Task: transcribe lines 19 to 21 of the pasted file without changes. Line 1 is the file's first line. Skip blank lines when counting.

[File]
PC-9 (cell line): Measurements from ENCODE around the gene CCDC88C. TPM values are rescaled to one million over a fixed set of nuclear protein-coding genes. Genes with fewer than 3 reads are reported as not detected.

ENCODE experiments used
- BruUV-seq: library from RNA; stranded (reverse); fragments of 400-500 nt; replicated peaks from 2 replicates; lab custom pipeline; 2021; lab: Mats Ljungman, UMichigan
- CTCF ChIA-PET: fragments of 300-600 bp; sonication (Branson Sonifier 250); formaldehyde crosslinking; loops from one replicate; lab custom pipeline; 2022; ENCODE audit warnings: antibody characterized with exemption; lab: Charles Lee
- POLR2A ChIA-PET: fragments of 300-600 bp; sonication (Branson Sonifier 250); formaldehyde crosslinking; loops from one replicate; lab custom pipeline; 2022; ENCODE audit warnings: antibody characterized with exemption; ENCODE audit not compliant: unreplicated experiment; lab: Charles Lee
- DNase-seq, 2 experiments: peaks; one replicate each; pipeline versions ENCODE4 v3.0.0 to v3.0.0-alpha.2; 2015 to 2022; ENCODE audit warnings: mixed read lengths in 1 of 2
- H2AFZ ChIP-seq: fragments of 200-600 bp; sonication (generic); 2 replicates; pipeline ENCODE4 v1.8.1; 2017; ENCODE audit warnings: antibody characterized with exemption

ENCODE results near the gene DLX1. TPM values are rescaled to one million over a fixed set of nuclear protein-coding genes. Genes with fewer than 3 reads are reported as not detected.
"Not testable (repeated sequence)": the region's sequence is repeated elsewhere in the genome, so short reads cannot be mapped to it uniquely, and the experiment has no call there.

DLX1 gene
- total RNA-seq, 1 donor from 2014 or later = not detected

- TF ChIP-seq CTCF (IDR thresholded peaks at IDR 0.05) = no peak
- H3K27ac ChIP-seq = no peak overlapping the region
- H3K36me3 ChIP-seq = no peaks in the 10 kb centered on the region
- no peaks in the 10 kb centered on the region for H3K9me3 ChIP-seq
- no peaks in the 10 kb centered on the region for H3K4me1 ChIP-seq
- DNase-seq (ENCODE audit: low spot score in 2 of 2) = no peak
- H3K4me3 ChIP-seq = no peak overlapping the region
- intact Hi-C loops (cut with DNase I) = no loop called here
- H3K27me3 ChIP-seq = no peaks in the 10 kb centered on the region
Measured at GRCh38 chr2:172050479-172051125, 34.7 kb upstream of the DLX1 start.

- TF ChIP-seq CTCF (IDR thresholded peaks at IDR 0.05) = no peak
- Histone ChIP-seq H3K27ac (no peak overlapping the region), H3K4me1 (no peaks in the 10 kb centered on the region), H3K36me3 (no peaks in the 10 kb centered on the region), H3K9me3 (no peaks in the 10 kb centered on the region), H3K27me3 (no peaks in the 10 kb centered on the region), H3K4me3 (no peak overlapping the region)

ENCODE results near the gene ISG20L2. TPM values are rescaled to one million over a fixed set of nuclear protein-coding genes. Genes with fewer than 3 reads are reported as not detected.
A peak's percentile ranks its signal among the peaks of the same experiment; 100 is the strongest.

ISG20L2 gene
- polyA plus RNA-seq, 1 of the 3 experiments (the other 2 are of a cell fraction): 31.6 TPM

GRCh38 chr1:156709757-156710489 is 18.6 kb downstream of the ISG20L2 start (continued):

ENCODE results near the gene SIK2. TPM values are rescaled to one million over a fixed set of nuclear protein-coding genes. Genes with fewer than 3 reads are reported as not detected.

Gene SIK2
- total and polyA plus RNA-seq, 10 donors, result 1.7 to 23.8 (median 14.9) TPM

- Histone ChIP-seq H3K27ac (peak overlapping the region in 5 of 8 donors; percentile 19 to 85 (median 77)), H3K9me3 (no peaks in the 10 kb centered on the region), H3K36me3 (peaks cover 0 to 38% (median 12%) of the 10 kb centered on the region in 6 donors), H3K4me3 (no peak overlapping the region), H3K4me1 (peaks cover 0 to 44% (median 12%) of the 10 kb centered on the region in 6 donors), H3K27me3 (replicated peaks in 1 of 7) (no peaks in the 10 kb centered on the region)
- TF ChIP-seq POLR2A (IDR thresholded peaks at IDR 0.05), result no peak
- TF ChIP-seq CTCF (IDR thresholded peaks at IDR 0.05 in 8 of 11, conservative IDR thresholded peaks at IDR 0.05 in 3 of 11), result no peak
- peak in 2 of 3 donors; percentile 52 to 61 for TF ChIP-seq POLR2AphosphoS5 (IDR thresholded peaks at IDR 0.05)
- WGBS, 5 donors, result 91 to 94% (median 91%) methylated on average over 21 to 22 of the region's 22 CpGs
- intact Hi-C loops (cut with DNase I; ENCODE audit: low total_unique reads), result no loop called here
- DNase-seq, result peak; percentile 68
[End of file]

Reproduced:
- intact Hi-C loops (cut with DNase I) = no loop called here
- H3K27me3 ChIP-seq = no peaks in the 10 kb centered on the region
Measured at GRCh38 chr2:172050479-172051125, 34.7 kb upstream of the DLX1 start.